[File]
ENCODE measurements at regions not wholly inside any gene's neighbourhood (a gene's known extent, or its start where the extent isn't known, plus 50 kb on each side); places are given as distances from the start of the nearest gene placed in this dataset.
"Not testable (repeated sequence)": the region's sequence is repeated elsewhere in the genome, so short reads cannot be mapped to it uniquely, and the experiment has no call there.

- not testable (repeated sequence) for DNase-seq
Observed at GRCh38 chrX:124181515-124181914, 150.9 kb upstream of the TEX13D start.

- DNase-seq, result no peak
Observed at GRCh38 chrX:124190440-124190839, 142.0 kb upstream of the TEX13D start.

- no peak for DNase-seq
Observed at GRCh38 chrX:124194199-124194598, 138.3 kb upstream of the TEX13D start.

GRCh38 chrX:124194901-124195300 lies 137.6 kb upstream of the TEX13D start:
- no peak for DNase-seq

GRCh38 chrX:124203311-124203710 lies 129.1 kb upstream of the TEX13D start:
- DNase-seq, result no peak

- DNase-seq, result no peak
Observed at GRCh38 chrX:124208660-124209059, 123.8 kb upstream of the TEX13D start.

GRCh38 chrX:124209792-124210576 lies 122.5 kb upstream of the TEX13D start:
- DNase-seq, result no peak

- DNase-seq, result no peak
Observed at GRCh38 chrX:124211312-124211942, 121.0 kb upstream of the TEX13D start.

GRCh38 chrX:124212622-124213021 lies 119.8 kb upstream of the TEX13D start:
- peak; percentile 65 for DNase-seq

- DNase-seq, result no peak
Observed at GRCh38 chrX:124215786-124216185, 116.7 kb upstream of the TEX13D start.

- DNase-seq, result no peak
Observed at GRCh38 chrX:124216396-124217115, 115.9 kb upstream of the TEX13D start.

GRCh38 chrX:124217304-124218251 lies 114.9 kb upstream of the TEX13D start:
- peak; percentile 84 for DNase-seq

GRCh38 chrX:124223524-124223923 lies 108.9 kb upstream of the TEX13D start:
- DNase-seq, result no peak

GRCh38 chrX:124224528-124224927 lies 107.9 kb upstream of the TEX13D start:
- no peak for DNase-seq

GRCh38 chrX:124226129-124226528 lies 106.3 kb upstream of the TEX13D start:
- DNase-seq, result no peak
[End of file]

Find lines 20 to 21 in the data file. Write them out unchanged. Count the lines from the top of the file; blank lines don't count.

- peak; percentile 65 for DNase-seq

- DNase-seq, result no peak